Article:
In four short months it will have been five years since the Kingston Ash Spill became a household phrase in the Southeast after an earthen dike broke and unleashed 50 years of wet coal ash slime on a sleepy community along the Emory River in Harriman, Tenn.
When we say 50 years of coal ash slime, we mean the toxic remains of waste from burning coal to make electricity. Even before the Clean Air Act of 1970 was passed, scientists knew the dangers of breathing air polluted with coal-fired smoke and ash particles. The wet treatment of coal waste -- scrubbed from the burners, moistened and tossed into a pit-turned-60-foot-landfill -- was a stopgap way to keep more silica, mercury, selenium, arsenic and other dangerous pollutants out the air and water.
But then the unthinkable happened. A poorly maintained, ever-growing, 50-year-old landfill wall ruptured, and most of toxic stew inside spilled over 300 acres of neighborhood yards and fields and into the Emory River. In all, some 5.4 million cubic yards of muck -- more than a billion gallons -- suddenly was exposed to sun, rain, air and wind.
Eventually, the wetness that theoretically had kept the ash dangers at acceptable levels dried up. As earth movers labored over the massive site to scoop up coal ash and prepare it to be re-interred, the electric power making company that owns Kingston Fossil Plant, Tennessee Valley Authority, brought in contractors to clean up the mess, including workers to keep the site -- as best as possible -- watered down and seeded with a crusty grass-growing mix intended to keep the dust down.
That alone, should have been a give-away that the ash was not safe, although TVA maintained that there was no danger to human health there.
But this week, about 50 workers for an early contractor on the site, Jacobs Engineering Group Inc., filed a class-action federal lawsuit alleging that the company they worked for knowingly exposed subcontracted workers at the Kingston Fossil Plant to toxic chemicals during cleanup.
Many times, as reporters and photographers visited the spill site and reported on the clean-up and attended public forums, we were told no masks were needed -- even for the workers who were literally in the middle of the ash, scooping it up with giant machines. Everything was safe, according to TVA.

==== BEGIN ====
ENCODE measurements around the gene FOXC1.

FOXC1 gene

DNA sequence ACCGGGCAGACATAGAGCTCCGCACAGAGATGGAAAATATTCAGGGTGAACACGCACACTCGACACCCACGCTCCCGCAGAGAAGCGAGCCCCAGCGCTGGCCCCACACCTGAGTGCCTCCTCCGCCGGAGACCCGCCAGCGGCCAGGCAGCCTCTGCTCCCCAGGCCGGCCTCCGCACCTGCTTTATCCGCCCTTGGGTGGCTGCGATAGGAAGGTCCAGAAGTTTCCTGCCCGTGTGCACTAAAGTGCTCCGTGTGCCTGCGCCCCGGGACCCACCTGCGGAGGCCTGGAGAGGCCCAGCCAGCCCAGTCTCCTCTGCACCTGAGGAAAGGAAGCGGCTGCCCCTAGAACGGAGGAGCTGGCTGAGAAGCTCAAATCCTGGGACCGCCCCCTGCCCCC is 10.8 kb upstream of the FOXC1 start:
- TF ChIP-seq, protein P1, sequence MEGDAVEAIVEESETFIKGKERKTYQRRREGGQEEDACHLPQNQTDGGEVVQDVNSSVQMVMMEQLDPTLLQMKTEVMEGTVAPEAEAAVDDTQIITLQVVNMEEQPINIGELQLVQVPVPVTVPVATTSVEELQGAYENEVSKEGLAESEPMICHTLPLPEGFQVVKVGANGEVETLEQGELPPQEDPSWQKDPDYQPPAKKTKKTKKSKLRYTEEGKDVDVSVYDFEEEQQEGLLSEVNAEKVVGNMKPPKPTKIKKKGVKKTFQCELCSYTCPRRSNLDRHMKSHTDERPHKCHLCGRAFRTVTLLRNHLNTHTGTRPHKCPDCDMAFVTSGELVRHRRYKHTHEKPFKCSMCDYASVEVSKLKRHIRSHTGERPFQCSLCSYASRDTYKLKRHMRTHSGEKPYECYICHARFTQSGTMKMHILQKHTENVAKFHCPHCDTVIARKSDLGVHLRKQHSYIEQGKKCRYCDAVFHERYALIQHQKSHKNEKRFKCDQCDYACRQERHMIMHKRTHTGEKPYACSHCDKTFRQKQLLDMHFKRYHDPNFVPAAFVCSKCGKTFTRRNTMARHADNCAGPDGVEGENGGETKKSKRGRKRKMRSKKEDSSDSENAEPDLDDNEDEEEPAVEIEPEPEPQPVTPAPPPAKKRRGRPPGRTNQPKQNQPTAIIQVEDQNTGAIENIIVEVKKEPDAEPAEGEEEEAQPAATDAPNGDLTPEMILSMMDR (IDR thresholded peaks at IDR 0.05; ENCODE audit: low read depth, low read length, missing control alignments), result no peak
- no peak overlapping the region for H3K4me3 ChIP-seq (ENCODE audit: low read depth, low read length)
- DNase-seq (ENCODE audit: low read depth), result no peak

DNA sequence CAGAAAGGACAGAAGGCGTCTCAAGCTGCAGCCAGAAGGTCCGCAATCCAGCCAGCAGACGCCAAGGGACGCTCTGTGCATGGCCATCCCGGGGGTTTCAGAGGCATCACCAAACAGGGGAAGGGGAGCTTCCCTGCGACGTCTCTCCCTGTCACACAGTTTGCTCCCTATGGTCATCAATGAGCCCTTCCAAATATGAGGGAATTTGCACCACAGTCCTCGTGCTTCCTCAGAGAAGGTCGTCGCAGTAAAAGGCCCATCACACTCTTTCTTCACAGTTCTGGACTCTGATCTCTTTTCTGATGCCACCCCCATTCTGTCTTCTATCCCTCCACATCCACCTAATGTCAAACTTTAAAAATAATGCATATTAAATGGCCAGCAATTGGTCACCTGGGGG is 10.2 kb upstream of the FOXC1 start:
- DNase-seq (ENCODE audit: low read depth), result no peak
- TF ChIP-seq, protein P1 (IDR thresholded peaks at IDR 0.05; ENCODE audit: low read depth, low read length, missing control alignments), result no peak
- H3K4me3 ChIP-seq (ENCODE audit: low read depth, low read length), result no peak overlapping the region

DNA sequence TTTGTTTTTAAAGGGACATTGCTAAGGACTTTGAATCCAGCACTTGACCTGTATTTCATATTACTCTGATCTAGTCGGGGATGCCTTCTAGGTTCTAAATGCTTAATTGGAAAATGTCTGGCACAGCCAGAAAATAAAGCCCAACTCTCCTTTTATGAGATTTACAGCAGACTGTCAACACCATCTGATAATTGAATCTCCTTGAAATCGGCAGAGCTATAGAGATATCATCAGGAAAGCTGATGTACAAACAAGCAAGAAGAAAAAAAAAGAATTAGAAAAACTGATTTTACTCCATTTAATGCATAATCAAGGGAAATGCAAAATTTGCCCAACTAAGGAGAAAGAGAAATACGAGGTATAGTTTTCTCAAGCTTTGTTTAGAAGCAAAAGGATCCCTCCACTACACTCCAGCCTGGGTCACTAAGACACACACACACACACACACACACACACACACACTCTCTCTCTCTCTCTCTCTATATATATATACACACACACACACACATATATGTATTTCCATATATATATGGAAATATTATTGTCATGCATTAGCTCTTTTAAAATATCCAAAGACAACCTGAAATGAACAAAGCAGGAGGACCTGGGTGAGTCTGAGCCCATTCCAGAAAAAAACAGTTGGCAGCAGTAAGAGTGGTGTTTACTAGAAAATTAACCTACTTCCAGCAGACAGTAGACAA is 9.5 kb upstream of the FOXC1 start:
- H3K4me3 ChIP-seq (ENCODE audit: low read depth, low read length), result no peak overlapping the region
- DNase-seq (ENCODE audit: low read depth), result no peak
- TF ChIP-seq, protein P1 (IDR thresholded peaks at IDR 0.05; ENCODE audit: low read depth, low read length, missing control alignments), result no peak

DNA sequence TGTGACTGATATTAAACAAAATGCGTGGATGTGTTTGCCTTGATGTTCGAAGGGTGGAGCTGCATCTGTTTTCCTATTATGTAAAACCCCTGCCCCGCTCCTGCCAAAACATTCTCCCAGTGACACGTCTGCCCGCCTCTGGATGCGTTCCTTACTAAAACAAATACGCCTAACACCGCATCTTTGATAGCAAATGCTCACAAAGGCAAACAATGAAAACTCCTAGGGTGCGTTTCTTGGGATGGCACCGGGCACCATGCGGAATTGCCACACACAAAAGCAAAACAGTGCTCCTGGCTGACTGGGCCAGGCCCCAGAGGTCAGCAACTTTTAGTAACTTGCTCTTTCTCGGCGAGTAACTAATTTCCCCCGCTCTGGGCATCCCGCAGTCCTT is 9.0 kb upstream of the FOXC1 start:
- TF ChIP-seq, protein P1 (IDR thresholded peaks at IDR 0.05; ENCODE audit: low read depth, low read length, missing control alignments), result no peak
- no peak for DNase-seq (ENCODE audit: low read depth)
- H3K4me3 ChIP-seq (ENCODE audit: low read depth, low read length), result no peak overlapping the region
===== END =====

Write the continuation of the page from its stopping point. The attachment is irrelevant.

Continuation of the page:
Just days after the spill, then-TVA CEO Tom Kilgore handed a squishy ball of the ash to then-Gov. Jim Bredesen -- much to the dismay of Bredeson's Department of Health head. She not only admonished the governor to immediately wash his hands, but she also told reporters who had walked through the muck to watch that they should be sure to wash their shoes, and not take them in their houses to do so.
A number of other experts begged to differ with TVA, and residents moved away in fear, saying their physicians advised it.
A University of Tennessee disaster researcher, Dr. Gregory Button, a faculty member in the University of Tennessee Department of Anthropology, especially questioned TVA's role in writing a report prepared by the Tennessee Health Department and the U.S. Agency for Toxic Substances and Disease Registry. That report found "no harm" to the community's health is expected from the spill. Button said TVA's part in the effort was a conflict of interest. Meanwhile other nongovernmental reports and data did raise cautions, including research studies done by Duke University as well as Appalachian State University and the Tennessee Aquarium Conservation Institute.
Duke's study raised serious concerns about long-term dangers from breathing airborne ash. Ongoing Appalachian State and aquarium research found high levels of toxic laden ash in fish tissues and in water, conflicting with TVA and state findings. The reports even raised questions about how and where TVA and the state environmental regulators were sampling for their studies.
Eventually EPA moved onsite, issuing a statement saying the coal ash contained arsenic, cadmium, chromium, copper, lead, mercury, nickel, selenium and zinc, which are hazardous substances as defined under Superfund guidelines. Ultimately EPA stayed to oversee what became a corporate-financed cousin of taxpayer-funded cleanups known as Superfund. TVA has estimated it will spend $1.1 billion on the remediation, which still is not complete.
EPA also introduced air monitoring efforts and a protocol for going onto and coming off the site, including a very high-profile vehicle washing and boot-washing station, demonstrated by Leslie Stahl on 60 minutes.
The latest lawsuit ultimately will play out in court. In another lawsuit, TVA already has been found liable for the dike rupture and spill.
If there's a moral here, it is this: There are nearly 600 wet coal ash impoundments around the country that are more than three decades old. Nearly 75 percent are unlined. If anyone can think there is no danger from that ash in either our water or our air, then why was it cleaned up at all? Why not just plant grass on it and move on?
Why? Because it can't be safe. Common sense, which apparently is not all that common, would tell us that. The real question is why the public and the workers around Harriman and Kingston were ever told differently?
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